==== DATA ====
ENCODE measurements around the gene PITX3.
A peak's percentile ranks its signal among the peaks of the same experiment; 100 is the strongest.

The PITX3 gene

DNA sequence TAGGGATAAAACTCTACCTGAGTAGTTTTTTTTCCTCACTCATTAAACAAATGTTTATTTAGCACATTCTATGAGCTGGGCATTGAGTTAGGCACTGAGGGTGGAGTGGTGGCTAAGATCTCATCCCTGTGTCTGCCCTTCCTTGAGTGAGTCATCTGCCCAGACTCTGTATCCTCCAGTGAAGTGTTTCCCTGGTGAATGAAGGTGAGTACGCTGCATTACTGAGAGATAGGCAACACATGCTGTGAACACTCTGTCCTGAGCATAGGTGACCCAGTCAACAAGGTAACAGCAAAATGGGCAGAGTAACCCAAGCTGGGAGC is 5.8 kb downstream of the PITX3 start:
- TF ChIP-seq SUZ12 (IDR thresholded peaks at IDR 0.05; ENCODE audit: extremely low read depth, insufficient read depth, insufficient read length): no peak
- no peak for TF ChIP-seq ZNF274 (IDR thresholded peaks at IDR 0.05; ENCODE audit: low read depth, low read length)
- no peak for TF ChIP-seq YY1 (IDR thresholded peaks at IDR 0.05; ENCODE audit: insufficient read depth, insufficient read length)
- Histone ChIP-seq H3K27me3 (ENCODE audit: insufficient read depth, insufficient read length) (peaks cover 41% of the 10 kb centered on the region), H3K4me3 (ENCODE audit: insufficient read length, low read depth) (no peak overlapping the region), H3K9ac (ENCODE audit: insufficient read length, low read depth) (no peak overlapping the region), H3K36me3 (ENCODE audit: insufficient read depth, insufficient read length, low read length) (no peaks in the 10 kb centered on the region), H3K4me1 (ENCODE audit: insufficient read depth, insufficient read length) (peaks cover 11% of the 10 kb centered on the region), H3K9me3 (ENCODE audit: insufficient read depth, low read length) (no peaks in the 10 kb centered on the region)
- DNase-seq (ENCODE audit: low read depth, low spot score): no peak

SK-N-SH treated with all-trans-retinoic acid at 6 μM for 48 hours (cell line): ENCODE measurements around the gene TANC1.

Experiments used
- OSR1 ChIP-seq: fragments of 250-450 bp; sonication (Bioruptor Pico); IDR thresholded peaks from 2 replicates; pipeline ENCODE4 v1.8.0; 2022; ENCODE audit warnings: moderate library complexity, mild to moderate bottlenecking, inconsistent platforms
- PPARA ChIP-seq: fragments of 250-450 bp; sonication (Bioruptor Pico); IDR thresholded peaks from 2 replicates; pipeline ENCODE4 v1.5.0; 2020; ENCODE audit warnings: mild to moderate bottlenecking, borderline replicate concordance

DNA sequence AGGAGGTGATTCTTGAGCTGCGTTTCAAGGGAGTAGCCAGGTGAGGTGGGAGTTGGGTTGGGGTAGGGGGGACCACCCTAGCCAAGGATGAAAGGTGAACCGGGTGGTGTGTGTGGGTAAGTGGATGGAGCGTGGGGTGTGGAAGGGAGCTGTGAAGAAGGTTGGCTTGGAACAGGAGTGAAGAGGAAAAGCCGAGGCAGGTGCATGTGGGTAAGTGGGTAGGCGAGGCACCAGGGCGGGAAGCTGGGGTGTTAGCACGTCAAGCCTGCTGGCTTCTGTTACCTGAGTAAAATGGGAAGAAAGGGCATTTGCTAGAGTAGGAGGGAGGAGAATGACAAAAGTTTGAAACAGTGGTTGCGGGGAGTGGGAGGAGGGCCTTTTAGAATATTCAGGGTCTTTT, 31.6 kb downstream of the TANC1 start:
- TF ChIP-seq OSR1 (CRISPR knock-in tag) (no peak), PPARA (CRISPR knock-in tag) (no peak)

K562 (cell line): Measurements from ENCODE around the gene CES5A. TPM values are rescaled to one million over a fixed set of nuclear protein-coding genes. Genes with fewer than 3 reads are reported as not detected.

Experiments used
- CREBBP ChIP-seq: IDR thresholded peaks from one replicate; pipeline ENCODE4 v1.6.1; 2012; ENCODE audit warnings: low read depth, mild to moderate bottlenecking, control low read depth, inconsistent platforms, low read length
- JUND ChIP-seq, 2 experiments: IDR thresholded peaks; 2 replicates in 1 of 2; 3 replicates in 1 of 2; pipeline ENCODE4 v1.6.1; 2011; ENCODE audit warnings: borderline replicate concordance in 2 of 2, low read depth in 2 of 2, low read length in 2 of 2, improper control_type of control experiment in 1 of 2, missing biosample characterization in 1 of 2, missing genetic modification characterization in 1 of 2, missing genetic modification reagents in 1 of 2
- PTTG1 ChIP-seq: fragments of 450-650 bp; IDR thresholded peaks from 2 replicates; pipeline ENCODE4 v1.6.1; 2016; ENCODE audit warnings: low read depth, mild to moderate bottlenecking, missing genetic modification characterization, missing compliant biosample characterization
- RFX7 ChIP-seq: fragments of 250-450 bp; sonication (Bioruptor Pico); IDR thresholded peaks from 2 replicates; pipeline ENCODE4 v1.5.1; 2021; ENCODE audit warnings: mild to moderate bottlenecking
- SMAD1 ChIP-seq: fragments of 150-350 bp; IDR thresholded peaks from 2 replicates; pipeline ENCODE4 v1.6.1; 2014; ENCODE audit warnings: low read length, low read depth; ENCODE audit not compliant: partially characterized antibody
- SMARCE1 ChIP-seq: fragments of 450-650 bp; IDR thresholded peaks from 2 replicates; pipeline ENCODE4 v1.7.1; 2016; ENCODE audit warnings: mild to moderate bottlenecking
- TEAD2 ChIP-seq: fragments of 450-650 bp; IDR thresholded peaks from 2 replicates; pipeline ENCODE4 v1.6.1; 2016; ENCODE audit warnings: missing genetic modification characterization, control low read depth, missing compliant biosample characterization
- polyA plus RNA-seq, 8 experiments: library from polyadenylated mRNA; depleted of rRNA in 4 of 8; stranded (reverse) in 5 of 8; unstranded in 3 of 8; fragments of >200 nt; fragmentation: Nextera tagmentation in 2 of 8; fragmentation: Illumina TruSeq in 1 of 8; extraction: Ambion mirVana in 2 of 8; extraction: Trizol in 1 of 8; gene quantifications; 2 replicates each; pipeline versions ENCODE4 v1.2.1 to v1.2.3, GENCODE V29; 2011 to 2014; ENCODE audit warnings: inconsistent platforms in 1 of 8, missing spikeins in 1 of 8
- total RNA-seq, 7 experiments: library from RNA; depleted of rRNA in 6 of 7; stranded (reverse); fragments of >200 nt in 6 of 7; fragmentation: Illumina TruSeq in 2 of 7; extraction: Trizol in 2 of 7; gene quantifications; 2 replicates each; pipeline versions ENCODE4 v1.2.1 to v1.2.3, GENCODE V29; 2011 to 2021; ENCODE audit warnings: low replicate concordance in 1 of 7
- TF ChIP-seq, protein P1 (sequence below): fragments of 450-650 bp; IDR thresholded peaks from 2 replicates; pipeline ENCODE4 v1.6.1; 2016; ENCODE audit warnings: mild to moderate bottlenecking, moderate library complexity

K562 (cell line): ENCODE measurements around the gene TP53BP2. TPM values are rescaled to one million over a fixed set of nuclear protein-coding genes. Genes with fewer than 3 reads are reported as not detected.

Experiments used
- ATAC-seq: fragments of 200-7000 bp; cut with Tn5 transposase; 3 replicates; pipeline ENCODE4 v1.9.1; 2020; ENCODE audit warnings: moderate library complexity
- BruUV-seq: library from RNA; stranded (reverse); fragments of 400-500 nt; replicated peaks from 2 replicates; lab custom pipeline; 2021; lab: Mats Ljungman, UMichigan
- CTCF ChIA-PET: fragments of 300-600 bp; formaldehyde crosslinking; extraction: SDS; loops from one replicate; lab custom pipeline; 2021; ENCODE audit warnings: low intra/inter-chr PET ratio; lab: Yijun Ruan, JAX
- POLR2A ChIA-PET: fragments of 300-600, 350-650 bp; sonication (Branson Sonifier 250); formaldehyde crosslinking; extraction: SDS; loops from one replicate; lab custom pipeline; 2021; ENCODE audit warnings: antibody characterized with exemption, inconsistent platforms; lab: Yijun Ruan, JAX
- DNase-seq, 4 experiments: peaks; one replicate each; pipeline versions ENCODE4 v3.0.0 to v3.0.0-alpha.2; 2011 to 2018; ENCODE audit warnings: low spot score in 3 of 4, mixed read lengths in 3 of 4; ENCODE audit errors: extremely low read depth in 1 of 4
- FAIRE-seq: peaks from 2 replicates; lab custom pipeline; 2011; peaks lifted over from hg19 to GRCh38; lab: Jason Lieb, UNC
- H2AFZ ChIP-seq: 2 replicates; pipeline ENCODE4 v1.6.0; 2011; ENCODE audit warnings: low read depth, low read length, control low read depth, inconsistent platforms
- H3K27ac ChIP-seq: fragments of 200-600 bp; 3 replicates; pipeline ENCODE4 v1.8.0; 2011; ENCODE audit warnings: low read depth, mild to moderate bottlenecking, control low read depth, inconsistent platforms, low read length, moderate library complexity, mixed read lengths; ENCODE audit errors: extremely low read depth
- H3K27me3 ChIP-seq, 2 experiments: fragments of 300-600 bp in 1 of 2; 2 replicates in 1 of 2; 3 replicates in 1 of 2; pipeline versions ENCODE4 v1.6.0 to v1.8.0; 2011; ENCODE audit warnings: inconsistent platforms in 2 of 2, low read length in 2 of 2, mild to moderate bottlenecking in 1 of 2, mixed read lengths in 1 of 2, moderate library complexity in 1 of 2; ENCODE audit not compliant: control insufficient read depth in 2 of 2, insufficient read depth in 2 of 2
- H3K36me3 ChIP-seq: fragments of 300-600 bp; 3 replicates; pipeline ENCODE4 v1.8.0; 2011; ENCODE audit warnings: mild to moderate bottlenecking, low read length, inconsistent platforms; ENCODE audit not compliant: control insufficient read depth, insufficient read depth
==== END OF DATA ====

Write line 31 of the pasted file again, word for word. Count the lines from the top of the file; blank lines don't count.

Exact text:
- BruUV-seq: library from RNA; stranded (reverse); fragments of 400-500 nt; replicated peaks from 2 replicates; lab custom pipeline; 2021; lab: Mats Ljungman, UMichigan